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Lithuania lifted by home support

The pain of a last-gasp opening defeat still lingers, but Lukas Artimavičius and Tomas Švedkauskas say the fans could yet make the difference against Spain and Portugal.

Lukas Artimavičius celebrates scoring against the Netherlands
Lukas Artimavičius celebrates scoring against the Netherlands ©Saulius Čirba

Lithuania's Lukas Artimavičius and Tomas Švedkauskas are hoping home support can lift the UEFA European Under-19 Championship hosts for the tough tests ahead.

The host nation produced a rousing matchday one display at the Darius & Girenas Stadium – backed by 7,436 fans – as they recovered from conceding two goals in the first 30 minutes against the Netherlands. After captain Artimavičius had halved the half-time deficit, Gratas Sirgėdas seemed to have earned a point when he made it 2-2 seven minutes from time, yet Lithuanian dreams were dashed by Rai Vloet's added-time winner – although the memory of that vociferous support lingered.

"It's hard to describe the atmosphere," said FK Atlantas centre-back Artimavičius, who headed the first goal from a corner. "I want to thank all the supporters for coming. I've never experienced anything like that in my life – scoring such a goal and making so many fans happy. Thanks to them."

Goalkeeper Švedkauskas also expressed his gratitude to those who attended Saturday's match in Kaunas, and is aiming for similar backing against Spain and Portugal in the next two Group A games. "The atmosphere was brilliant," he enthused. "I hope the fans will also attend the next game in those numbers, because it's an entirely different feeling playing in front of such a crowd."

Although the majority of the supporters will have gone home disappointed by the 95th-minute Dutch winner, both Švedkauskas and Artimavičius are convinced there are plenty of positives to take from the performance. "We kept the Netherlands nervous until the end," the defender said. "Unfortunately we could not keep our concentration and we conceded in the last minute. That is very disappointing.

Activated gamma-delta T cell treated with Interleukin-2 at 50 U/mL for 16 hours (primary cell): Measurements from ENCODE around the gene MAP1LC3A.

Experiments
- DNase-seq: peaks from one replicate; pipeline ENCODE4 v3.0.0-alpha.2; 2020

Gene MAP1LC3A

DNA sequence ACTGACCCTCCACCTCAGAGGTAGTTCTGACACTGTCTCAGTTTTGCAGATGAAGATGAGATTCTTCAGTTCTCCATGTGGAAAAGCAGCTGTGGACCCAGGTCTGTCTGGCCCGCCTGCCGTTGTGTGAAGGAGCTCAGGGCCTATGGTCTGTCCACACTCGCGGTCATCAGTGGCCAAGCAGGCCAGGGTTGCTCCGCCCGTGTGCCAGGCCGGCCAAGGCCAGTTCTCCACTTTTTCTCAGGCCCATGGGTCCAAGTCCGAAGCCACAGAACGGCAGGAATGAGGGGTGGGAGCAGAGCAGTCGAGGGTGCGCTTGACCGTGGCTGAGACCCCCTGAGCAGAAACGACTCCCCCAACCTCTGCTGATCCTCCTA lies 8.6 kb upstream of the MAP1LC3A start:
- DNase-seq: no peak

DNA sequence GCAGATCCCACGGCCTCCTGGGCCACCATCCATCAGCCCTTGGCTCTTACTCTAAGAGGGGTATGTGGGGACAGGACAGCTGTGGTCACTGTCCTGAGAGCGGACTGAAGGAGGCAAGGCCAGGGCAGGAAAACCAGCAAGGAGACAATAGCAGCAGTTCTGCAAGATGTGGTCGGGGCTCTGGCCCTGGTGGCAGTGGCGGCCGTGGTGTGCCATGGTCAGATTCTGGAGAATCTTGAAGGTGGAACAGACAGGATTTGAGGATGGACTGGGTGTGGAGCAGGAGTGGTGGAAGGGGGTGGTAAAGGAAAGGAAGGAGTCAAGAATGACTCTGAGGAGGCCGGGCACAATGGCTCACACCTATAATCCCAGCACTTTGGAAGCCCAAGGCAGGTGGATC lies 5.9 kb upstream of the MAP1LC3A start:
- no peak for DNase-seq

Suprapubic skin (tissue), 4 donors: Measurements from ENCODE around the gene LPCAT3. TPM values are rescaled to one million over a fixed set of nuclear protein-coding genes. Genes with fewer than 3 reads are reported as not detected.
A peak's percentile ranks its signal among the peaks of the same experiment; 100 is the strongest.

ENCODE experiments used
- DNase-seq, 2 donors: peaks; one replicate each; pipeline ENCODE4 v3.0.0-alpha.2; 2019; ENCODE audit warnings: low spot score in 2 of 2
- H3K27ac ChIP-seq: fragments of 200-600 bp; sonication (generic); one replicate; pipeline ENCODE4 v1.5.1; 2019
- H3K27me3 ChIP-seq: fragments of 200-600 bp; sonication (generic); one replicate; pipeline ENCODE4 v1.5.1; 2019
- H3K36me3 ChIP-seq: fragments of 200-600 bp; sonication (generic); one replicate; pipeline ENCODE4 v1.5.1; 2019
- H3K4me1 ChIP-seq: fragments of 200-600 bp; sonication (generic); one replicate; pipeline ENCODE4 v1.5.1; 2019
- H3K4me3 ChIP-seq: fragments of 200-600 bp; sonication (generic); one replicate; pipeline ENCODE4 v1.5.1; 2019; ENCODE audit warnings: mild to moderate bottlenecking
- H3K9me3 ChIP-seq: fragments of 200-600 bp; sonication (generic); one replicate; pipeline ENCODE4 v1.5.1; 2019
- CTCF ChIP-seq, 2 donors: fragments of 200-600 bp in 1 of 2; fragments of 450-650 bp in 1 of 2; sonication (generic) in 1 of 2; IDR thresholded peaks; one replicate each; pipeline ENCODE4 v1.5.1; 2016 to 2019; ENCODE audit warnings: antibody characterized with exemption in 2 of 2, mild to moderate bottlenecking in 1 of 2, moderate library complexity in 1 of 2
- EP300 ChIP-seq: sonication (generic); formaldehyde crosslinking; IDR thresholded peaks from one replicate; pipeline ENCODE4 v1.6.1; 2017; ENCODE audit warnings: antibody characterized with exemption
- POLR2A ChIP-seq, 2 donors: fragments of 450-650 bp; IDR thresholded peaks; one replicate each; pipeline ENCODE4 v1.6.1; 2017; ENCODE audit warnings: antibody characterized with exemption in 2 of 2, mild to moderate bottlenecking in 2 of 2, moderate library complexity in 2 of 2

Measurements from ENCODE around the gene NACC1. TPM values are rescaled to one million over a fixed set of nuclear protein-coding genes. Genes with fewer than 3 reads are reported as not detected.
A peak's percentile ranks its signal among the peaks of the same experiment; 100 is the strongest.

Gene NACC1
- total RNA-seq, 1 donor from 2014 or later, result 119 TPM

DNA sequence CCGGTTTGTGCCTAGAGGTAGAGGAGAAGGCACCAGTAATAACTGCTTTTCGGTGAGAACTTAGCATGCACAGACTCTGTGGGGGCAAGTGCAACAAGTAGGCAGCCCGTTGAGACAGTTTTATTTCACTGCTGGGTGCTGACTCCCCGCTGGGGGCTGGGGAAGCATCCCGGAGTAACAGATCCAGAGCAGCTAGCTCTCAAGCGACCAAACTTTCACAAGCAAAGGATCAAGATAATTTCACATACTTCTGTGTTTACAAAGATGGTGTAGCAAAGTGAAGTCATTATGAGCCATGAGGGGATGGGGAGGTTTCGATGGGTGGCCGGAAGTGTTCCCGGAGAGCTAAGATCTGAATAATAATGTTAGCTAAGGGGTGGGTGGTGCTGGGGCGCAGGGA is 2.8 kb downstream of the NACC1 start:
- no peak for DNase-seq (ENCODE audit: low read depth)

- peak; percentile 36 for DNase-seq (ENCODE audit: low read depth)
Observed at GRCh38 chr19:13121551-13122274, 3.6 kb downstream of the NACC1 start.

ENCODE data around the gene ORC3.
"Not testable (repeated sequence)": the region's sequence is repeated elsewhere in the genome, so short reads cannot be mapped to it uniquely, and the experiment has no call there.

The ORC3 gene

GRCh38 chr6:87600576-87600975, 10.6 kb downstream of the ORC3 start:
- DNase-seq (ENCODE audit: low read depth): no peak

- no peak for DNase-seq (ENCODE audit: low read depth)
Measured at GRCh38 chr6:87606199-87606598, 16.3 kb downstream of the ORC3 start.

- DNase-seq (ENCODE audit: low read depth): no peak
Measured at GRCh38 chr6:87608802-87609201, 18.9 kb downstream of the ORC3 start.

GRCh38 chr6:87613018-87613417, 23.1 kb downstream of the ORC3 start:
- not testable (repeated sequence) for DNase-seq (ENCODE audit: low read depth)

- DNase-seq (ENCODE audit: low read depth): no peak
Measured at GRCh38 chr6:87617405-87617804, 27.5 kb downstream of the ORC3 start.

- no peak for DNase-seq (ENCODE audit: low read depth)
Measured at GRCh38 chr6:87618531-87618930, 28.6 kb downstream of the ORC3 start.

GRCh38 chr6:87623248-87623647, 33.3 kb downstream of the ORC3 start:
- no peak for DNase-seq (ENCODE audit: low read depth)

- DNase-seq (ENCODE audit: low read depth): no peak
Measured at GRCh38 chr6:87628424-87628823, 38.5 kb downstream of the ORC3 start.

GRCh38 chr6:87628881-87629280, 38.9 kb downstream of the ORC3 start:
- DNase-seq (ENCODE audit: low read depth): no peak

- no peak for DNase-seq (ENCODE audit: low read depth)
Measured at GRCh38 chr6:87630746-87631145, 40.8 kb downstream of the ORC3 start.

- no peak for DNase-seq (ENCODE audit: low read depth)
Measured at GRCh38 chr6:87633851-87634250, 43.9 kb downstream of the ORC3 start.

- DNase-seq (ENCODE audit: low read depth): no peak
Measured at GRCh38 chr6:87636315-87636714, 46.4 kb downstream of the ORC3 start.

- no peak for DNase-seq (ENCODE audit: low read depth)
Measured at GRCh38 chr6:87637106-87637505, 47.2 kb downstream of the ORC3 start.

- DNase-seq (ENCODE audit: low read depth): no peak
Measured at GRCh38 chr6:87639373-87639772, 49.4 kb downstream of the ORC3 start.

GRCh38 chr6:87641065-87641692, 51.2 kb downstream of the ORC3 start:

"We were a bit nervous at the start, since we'd never played a match at such a level, and we initially failed to play as we wanted to," Artimavičius added. "In the second half we showed what we are capable of. The Dutch had to put in a lot of effort but tiredness and lack of concentration probably cost us in the end. I actually said, 'This is the most important corner of the game,' [before Vloet's winner] but it happened like that anyway."

On Tuesday Antanas Vingilys's team face a Spain side buoyed by a derby win against Portugal, and Švedkauskas – whose late save from Bilal Basacikoglu seemed to have secured a draw on Saturday – wants more of the same from his team-mates, perhaps aided by some help from another source. "Our counterattacking style worked; we scored from a corner, then in the second half we also had some chances on the break," the AS Roma custodian said.

"Our game plan was defensive and not to concede an early goal. Instead the Netherlands had the initiative, so this plan didn't work at the start. We kept to our game and scored two goals. Everything looked to be going as planned, but something was lacking – maybe some help from God. Now we have to rest, analyse the Spanish team and see what we can do."

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